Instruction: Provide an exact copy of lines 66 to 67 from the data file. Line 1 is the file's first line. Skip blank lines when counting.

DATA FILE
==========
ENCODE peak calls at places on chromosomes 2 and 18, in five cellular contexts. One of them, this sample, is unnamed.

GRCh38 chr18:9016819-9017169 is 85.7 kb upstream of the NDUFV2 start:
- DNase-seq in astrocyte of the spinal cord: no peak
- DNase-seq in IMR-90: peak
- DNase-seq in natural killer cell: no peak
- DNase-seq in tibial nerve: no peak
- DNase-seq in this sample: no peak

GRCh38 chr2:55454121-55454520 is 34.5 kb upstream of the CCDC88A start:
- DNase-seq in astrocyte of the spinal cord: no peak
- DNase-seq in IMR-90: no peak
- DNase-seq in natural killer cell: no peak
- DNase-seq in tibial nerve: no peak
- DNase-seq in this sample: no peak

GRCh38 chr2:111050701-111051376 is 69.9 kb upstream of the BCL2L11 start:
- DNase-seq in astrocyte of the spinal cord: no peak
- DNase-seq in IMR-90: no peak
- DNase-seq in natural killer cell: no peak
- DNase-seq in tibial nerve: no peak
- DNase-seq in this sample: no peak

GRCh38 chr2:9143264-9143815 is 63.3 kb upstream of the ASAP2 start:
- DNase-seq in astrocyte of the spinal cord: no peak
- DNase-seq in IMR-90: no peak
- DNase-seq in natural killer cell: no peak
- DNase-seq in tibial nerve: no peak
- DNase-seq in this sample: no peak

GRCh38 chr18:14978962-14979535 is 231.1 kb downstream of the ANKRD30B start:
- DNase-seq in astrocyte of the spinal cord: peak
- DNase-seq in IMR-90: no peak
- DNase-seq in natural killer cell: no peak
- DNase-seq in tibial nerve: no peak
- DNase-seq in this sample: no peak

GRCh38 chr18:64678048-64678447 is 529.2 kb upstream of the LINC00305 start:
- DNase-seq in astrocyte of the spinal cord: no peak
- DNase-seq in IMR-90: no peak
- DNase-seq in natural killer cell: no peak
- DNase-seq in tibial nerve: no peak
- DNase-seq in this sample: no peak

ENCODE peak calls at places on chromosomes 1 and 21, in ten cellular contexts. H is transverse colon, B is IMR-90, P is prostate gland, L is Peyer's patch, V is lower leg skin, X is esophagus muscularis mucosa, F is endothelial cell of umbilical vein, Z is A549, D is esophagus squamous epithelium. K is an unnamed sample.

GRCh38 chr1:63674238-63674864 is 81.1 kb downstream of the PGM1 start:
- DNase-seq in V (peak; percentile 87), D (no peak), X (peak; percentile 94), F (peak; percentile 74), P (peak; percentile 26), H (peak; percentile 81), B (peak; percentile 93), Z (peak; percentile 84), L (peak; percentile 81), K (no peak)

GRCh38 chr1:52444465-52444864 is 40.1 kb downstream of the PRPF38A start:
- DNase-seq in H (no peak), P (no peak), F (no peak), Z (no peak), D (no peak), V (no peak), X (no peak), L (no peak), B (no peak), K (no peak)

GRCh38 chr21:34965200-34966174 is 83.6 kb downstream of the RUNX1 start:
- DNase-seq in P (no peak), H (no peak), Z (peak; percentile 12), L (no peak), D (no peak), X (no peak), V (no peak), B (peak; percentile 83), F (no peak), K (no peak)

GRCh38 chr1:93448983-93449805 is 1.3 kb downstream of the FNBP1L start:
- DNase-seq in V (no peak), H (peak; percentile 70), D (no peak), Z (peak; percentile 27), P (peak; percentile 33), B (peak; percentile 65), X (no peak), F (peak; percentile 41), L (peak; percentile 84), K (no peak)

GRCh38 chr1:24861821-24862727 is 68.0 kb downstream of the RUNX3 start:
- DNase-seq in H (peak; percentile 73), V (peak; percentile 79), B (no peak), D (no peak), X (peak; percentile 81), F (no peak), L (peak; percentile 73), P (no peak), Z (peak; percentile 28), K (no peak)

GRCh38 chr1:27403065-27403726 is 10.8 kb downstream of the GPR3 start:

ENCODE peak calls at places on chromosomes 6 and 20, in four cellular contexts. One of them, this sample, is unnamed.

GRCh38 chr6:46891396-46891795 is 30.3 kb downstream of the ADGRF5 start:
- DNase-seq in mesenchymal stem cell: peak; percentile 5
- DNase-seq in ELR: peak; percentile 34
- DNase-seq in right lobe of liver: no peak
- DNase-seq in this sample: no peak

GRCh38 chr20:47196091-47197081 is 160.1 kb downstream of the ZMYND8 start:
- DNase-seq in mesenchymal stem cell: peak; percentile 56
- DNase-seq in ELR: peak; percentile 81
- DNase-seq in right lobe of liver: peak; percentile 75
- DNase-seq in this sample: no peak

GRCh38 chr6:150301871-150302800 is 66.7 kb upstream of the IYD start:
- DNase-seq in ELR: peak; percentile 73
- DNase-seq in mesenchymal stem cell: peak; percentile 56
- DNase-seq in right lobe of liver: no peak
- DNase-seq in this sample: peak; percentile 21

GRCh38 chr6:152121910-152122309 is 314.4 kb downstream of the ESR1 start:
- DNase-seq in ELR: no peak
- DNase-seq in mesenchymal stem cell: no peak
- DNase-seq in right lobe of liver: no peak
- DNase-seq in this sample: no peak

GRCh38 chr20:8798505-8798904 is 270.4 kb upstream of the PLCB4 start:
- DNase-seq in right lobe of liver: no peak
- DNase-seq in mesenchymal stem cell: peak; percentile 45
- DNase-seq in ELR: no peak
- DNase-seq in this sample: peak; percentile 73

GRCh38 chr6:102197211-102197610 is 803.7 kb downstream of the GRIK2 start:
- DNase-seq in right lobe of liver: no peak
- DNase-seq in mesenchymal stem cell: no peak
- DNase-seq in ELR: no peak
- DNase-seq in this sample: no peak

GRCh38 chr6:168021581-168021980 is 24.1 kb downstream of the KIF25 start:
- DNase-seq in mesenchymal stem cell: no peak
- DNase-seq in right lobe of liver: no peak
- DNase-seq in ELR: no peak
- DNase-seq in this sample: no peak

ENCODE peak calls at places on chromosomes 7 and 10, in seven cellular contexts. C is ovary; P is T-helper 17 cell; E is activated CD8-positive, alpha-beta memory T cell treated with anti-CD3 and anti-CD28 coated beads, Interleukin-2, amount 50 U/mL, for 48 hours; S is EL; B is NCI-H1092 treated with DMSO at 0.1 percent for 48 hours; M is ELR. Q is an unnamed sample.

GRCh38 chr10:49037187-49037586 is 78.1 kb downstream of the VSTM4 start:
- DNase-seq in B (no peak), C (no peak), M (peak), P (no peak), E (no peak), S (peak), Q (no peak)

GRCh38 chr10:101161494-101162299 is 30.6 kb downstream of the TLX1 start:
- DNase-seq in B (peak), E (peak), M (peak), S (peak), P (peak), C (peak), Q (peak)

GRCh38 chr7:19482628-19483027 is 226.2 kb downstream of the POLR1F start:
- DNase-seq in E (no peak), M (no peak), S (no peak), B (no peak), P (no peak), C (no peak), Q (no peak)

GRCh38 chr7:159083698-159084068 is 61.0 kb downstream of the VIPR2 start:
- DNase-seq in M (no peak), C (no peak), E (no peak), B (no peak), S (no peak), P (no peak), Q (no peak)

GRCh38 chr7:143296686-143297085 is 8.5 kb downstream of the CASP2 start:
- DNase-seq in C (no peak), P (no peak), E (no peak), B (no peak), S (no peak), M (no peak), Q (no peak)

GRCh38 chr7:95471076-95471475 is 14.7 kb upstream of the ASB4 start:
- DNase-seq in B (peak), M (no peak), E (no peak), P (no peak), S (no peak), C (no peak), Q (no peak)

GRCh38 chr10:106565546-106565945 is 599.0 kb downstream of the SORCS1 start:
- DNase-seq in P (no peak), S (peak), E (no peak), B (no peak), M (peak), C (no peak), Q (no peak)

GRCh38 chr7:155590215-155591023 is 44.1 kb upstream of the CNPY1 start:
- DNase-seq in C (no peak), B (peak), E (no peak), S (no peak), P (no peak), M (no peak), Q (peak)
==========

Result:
GRCh38 chr6:152121910-152122309 is 314.4 kb downstream of the ESR1 start:
- DNase-seq in ELR: no peak